nvironmentalists will start running
a series of advertisements today to turn up the pressure on
Gov. George E. Pataki to shut down the Indian Point nuclear
power plant, which they call a terrorist target and a threat
to millions of people.
The ads, financed by the group Riverkeeper, include an
ominous television spot with satellite views of Indian Point
at the center of an immense bull's-eye. The narrator speaks of
the "evacuation zone" and "peak fatality zone," and says,
"within the peak injury zone, there are some pretty big
towns," as the camera zooms in to Manhattan.
Riverkeeper's campaign raises the volume and the political
stakes of one of the most heated issues in the Hudson Valley.
The television ad will appear in New York City and the Hudson
Valley, and will coincide with print ads in Metro-North
Railroad stations and some newspapers.
Officials at Riverkeeper say they hope to force the
governor's hand now, because they believe he will be more
likely to move against the plant under the pressure of a
political campaign, when he has more to fear from public
opinion, than after the election. Polls show Mr. Pataki with a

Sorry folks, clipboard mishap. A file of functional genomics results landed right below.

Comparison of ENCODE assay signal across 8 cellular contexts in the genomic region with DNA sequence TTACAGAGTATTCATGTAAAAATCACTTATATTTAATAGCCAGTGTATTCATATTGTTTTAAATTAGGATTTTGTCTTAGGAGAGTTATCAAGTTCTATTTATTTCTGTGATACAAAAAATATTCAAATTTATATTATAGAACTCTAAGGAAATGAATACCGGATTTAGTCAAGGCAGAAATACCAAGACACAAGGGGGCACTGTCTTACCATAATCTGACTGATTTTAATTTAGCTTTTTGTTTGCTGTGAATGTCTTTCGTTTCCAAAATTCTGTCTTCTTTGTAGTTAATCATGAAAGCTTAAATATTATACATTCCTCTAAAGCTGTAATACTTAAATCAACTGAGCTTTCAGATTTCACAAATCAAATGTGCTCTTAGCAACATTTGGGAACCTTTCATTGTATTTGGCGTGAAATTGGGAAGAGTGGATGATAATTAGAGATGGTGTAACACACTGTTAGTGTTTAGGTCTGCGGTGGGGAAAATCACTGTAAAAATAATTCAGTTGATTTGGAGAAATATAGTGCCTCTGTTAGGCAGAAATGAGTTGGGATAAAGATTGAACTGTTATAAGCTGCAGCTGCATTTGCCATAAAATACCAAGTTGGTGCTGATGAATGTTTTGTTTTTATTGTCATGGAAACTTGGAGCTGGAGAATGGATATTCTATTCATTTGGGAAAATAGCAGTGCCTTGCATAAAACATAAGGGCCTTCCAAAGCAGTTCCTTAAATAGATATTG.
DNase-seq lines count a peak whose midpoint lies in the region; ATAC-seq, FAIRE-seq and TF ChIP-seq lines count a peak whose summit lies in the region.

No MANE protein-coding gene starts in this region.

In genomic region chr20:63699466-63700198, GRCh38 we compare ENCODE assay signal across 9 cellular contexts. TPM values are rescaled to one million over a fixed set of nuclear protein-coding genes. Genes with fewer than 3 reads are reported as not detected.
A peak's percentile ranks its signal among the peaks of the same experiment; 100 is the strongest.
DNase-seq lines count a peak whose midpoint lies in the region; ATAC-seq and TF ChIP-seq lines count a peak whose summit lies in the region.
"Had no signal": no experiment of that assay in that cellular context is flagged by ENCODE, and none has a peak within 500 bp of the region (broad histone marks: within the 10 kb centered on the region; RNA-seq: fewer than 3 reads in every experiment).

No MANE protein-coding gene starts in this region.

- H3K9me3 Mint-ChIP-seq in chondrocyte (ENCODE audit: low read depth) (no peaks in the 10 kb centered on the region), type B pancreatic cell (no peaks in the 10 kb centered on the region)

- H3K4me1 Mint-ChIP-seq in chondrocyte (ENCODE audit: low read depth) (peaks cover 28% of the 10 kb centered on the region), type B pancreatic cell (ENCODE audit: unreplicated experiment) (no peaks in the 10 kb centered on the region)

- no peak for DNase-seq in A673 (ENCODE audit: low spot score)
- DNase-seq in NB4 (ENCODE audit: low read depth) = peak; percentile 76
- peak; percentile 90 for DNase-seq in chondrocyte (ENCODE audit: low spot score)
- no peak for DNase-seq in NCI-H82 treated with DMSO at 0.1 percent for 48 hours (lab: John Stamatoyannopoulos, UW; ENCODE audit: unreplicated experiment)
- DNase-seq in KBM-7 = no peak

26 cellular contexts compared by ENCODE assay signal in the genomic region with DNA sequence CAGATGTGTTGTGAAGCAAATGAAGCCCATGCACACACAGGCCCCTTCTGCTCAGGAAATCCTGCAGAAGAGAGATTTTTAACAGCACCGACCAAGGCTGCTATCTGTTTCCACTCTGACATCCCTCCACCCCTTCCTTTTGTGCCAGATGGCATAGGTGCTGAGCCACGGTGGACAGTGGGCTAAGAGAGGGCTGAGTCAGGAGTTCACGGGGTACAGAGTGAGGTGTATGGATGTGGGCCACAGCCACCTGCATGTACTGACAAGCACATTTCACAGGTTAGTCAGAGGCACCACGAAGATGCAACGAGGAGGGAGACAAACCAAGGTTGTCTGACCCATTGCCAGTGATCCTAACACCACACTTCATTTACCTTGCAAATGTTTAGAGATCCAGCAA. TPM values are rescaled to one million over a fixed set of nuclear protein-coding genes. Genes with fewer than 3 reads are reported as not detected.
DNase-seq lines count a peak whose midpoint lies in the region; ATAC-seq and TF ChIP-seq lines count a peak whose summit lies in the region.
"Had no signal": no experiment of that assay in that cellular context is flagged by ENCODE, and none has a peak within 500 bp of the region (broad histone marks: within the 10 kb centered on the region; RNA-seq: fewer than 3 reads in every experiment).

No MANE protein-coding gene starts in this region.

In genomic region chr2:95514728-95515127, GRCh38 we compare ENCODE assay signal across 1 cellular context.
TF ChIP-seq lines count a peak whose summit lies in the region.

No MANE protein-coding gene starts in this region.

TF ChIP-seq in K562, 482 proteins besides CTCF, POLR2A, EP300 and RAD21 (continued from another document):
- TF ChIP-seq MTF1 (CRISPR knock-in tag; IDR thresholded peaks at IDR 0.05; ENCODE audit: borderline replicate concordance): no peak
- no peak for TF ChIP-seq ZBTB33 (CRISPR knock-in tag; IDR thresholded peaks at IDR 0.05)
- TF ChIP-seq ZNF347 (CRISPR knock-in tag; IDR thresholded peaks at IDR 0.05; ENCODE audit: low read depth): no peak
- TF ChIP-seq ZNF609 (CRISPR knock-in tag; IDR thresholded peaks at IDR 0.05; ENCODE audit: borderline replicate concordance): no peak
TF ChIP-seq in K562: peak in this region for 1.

sizable lead over his Democratic rival, H. Carl McCall, who
has said the plant should be closed.
Mr. Pataki's office would not comment directly on the ads,
or on the concerns raised by Indian Point's opponents.
Instead, a spokesman read a statement that said Mr. Pataki had
"launched the most comprehensive effort in the nation to
combat terrorism and enhance safety at public facilities
across the state."
In the past, the governor has declined to take a position
on shutting down Indian Point.
Larry Gottlieb, spokesman for Entergy Nuclear Northeast,
which bought the two operating Indian Point reactors in the
last two years, called Riverkeeper's campaign "an act of
desperation," and he accused the group, which has not made an
endorsement in the gubernatorial race, of "using their dollars
to push one candidate over another."
The movement to shut down Indian Point ballooned after the
Sept. 11 attacks, when one of the airplanes that struck the
World Trade Center flew down the Hudson, almost directly over
the plant, raising questions about what would happen if it was
Experts in nuclear power and federal officials have said
that nuclear power plants could be terrorist targets.